Andy Warhol, "Triple Elvis".
While reading Steve Jones' (guitarist for the Sex Pistols) memoir, I ran across a name with which I was not familiar, and in a context that intrigued me. Throughout the book, Jones name-dropped artists and bands that influenced him or that he liked. Towards the end he casually mentioned the name Ral Donner and that he was one of the better Elvis sound-alikes from back in the day.
Intrigued I looked him up.
I first turned to Wikipedia, oh blessed open-source encyclopedia, where I learned that he had been born in Chicago and in the late 50s began to exploit a voice that was similar to the rock god himself. He formed a band that sang once with Sammy Davis, Jr., and appeared on Alan Freed's (the man who coined the term "Rock n' Roll") radio show. But then he recorded Elvis' number "The Girl of My Best Friend." It was enough to get him picked up and he began a short ascent to recognition as a quality voice that sounded a hell of a lot like Elvis.
In June of 1961, he released "You Don't Know What You've Got" which sold a million records. The single climbed to number four on Billboard's Hot 100 list. It was the best selling release he would have. You can read a detailed biography here. He continued to record, releasing several more singles and a few albums, he also appeared on a compilation album titled To Elvis: Love Still Burning. By the early 70s, his brief fame began to fade and he only recorded the occasional single. He died of cancer in 1984.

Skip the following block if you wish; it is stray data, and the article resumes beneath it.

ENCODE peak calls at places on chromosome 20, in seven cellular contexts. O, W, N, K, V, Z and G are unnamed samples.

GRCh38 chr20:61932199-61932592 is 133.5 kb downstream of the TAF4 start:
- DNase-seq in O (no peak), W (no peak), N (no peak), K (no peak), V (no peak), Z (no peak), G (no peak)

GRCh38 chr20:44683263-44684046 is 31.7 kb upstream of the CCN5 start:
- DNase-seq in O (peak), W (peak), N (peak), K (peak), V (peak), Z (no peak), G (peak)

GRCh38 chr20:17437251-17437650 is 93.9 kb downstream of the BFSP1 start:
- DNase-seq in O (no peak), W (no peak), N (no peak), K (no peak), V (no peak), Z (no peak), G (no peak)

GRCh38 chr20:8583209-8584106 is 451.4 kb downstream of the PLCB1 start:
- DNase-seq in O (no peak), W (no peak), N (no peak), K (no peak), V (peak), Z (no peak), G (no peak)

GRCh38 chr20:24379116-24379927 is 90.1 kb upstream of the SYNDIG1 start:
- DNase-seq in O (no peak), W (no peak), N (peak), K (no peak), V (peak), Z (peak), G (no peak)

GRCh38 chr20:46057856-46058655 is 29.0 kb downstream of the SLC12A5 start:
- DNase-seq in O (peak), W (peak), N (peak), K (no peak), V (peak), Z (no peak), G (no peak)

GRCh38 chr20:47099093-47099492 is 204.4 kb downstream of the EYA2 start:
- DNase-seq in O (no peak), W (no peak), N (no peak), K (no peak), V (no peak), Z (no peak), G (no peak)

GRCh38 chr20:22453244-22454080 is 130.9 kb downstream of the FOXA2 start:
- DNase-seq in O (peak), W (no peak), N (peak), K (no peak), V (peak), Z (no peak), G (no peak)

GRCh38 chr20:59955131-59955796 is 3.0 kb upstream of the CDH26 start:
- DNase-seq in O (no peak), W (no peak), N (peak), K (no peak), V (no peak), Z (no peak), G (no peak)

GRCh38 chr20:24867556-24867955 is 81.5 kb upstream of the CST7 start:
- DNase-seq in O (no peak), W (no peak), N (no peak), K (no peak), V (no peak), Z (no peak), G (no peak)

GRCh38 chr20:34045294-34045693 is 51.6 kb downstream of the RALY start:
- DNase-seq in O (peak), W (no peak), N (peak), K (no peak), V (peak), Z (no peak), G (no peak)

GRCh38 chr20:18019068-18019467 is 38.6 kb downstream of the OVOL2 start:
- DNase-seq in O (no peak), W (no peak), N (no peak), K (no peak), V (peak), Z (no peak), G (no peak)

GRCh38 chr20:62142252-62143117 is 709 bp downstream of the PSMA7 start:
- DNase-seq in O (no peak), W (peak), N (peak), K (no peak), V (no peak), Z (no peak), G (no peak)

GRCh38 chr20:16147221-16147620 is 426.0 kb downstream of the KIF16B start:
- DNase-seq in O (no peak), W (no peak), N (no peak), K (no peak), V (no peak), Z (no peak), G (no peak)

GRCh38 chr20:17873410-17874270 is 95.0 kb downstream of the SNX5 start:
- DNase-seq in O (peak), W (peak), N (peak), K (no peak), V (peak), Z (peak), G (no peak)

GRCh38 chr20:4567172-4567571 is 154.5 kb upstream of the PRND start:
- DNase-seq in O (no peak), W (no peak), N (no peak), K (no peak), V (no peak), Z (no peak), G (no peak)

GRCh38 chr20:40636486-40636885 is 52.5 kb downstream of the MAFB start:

Donner may have made it without Elvis, he was ambitious enough to start his own band and tenacious enough to start moving up in the rock community, but it was the similarities with Elvis that truly brought him into the spotlight. Though he succeeded in distinguishing himself from Elvis, he never truly made it big and he faded after only a few years in the limelight. The intersections of life with Elvis Presley's were enough to give him a break but not so many as to consume his career.
The second artist with a voice once thought similar to Elvis is Charlie Rich. I first discovered him when I picked up a used copy of Peter Guralnick's Feel Like Going Home: Portraits in Blues, Country, and Rock n' Roll. The essay about Rich described a visit Guralnick made to a local bar where Rich played regular gigs and lamented the loss of his former fame. Of the three artists discussed here, Rich was the most successful and the most able to separate himself from Elvis.
He was born in Arkansas in 1932 and served in the Air Force in the early 50s. After his service he formed a band with his wife and, after moving to Memphis, began playing a mix of jazz and blues in local venues. He recorded several demos for Sam Phillips of Sun Records, but the irascible producer--who was better known for having discovered the likes of Howin' Wolf, Johnny Cash, and Elvis--said his sound was "too jazzy." Rich went away and studied a parcel of Jerry Lee Lewis albums until he began to develop the rockabilly stylings that would bring his initial success.
After playing as a session musician for half a dozen Sun artists, his breakout came with his third single, "Lonely Weekends," which sold over a million copies and earned him a gold record. It was noted at the time that Rich possessed a voice familiar in its similarity to Elvis. Unfortunately, none of his follow-up singles enjoyed much success and he began drifting from record company to record company. In 1965, Rich moved to Smash Records where he was encouraged to move towards a country sound. He recorded "Mohair Sam" which became a top 30 pop hit but again subsequent releases failed to capitalize on its success.
In 1967, Rich signed with Epic Records and transitioned fully into the country scene while still carrying his more metropolitan rockabilly sensibility. In 1972, he saw "I Take It On Home" climb to number six on the country charts and the following year released the album Behind Closed Doors which became a number one country hit. For the next three years, he peaked, recording a number of chart-toppers including "The Most Beautiful Girl in the World."